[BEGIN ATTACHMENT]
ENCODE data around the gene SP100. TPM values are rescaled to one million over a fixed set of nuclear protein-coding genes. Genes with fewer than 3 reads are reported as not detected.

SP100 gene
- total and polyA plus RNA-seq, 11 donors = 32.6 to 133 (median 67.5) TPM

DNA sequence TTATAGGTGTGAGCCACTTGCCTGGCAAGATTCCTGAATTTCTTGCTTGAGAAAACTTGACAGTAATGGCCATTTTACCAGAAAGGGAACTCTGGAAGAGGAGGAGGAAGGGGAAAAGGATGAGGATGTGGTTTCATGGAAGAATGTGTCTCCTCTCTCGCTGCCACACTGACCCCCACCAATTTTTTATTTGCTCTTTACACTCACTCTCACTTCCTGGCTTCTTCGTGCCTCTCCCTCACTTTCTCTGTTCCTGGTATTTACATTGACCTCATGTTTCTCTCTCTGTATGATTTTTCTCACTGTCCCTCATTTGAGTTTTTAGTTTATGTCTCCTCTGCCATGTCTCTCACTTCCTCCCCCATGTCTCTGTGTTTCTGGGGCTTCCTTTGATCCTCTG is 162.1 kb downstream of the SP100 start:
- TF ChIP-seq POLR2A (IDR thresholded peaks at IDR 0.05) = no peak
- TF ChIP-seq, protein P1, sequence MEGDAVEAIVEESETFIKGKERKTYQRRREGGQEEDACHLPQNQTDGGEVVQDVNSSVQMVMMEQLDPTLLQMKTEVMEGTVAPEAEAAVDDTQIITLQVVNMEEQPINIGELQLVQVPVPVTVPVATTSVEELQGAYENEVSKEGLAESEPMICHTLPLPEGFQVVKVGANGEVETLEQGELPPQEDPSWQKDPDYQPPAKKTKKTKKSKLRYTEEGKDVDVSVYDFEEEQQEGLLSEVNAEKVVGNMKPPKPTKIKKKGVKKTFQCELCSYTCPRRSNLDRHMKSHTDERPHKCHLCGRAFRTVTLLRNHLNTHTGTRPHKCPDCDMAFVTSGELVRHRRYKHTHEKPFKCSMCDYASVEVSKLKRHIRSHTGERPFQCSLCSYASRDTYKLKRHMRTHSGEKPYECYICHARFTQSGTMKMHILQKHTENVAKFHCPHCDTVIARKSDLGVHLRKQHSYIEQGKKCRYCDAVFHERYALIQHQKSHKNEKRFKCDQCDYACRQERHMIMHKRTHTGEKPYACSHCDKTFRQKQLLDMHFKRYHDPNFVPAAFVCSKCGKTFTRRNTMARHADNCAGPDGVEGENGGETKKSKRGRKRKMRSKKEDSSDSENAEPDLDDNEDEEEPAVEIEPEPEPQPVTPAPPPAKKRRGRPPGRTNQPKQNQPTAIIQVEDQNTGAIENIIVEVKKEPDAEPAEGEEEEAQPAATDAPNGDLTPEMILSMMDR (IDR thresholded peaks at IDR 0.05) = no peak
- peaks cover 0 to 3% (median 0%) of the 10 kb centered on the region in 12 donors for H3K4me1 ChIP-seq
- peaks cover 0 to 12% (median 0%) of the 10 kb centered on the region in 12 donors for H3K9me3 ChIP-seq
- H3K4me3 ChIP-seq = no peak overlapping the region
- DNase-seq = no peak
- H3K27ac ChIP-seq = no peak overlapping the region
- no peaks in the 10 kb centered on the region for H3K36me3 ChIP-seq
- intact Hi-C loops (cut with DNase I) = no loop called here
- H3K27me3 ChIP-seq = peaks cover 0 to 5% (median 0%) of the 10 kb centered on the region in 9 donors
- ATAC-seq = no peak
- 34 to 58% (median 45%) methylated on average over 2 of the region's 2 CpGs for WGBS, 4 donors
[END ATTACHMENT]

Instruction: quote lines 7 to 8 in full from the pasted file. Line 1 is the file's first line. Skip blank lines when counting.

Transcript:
- peaks cover 0 to 3% (median 0%) of the 10 kb centered on the region in 12 donors for H3K4me1 ChIP-seq
- peaks cover 0 to 12% (median 0%) of the 10 kb centered on the region in 12 donors for H3K9me3 ChIP-seq